Posted on Friday 28th March 2008
Exercising gently for just one month can have significant positive effect on fitness according to a new study from the University of Birmingham.
The team from the University’s School of Sport and Exercise Sciences found that the equivalent of three hours brisk walking each week improved the rate at which the body uses fat (fat oxidation) by 44% within a month. The same exercise programme increased the body’s sensitivity to insulin by a quarter.
The pilot study, which looked at obese middle aged men, also showed that moderate exercise like brisk walking was more effective in burning fat than short bursts of high intensity exercise like running.
The study appears in the current edition of Medicine and Science in Sports and Exercise.
Dr Michelle Venables explains: “Fat oxidation and insulin sensitivity are two processes that are usually disturbed in obese sedentary individuals. The result of which can be the development of diabetes, so having a healthy sensitivity to insulin is very important. Exercise leads to an improvement of both fat oxidation and insulin sensitivity which simply means that the muscles are using fat and taking up glucose effectively.
Although this is a small study, the improvements generated by moderate exercise in these two areas were very pronounced and rapid. It is also worth noting that these improvements were not linked to changes in participants body weight or body fat. This reinforces the message that we can still get benefits from exercise with out loosing weight.”
In the study, obese, but otherwise healthy men, performed two four week blocks of endurance training, either at a moderate intensity (like brisk walking), designed to encourage fat burning or more intensive interval training. The team measured of each subjects’ maximum oxygen uptake during exercise (VO2 max) and detailed measurements of levels of glucose and insulin in the blood.
Dr Venables adds: "If we are to tackle the problems of obesity, we must give people achievable exercise goals. If we can show that gentle exercise can be effective in improving fitness and tackling the early signs of diabetes it gives an added motivation for people to increase their levels of physical activity.The kind of programme we used in this study is something that almost anyone could follow without feeling like they were training too hard.”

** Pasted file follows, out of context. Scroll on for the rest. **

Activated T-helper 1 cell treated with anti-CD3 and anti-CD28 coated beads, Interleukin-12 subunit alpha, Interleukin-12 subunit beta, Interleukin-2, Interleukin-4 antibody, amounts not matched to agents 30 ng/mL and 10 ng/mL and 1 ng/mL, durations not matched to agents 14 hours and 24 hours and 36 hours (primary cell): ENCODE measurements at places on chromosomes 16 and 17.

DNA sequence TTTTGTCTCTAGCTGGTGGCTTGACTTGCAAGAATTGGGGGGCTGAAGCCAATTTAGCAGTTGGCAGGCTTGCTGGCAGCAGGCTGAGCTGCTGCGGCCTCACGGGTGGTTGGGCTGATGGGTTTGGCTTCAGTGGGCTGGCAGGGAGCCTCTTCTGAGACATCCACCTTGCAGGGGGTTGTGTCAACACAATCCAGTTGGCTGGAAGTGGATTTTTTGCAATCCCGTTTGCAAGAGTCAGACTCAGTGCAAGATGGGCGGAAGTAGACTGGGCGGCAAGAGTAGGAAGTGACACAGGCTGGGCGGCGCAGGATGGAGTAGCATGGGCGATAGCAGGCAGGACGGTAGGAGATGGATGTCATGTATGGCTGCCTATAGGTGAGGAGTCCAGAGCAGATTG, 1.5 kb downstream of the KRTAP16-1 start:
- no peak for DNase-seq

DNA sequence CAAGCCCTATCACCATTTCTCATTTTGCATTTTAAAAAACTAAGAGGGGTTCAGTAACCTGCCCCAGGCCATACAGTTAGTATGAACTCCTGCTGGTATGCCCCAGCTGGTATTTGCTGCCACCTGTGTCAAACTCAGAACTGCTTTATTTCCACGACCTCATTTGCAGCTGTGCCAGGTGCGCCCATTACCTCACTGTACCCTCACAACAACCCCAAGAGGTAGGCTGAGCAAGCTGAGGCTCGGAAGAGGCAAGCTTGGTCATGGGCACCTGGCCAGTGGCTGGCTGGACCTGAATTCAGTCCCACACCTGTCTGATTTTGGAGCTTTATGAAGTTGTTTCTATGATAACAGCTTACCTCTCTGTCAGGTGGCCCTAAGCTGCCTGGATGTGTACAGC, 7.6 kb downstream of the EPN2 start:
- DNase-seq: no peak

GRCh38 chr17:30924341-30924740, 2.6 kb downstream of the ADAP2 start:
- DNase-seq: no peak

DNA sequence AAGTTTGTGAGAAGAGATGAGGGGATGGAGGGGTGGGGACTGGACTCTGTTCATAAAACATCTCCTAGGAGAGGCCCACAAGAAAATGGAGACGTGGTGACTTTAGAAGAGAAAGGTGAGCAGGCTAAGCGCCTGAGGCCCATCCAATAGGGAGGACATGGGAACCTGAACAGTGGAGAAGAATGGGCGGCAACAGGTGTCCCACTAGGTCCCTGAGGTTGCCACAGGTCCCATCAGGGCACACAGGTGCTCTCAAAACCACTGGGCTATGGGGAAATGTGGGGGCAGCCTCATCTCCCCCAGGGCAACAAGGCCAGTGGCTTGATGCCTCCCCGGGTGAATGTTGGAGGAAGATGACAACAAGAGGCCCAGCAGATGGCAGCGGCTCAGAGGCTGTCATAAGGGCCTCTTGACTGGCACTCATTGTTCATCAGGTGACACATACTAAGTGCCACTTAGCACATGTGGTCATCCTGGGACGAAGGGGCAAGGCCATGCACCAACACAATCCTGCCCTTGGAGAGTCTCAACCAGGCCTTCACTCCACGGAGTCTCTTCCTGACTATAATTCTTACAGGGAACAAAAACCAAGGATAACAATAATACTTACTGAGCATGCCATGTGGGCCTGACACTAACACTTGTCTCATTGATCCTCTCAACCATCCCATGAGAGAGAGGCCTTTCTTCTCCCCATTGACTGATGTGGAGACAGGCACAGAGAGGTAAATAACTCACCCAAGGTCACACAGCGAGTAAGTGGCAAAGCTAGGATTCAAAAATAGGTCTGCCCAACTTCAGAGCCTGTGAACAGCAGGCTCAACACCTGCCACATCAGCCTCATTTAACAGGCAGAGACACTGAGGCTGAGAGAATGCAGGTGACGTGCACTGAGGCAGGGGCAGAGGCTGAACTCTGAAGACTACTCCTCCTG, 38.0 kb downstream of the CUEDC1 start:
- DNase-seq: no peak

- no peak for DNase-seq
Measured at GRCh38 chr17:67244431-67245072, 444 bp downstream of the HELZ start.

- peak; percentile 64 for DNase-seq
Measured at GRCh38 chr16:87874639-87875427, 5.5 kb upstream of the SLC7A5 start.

Media information: For more information contact or to request a copy of the paper: Ben Hill, Press Office, University of Birmingham: Tel 0121 4145134, Mob: 07789 921 163
The full title of the paper is, Endurance Training and Obesity: Effect on Substrate Metabolism and Insulin Sensitivity. It appears in the current edition of Medicine and Science in Sports and Exercise
Notes to Editor:
Original Thinking at Birmingham
From 1900 to present day, the University of Birmingham has enhanced the well-being of our country - and beyond - through its original thinking.
Birmingham is a centre of research excellence. Its research has been impacting on people's lives for more than a century and it continues to lead the way in breakthroughs and innovations. These include:
1937 creating vitamin C tablets 2008 developing cancer vaccines
1912 first UK course in oil mining 2008 cleaner fuels
1960 Developing pacemakers 2008 tackling global obesity
The University is a truly vibrant, global community and an internationally-renowned institution. Its work brings people from across the world to Birmingham, including researchers and teachers and more than four thousand international students from nearly 150 different countries.
The University plays an integral role in the economic, social and cultural growth of local and regional communities; working closely with businesses and organisations, employing approximately 6,000 staff and providing 10,000 graduates annually. The University contributes £662 million to the City of Birmingham and £779 million to the West Midlands region, with an annual income of more than £388.6 million. In 2005, new graduates accounted for almost 60% of the new workers in the City with a degree or higher-level qualification. 44 % of our graduates take up their first employment in the Region.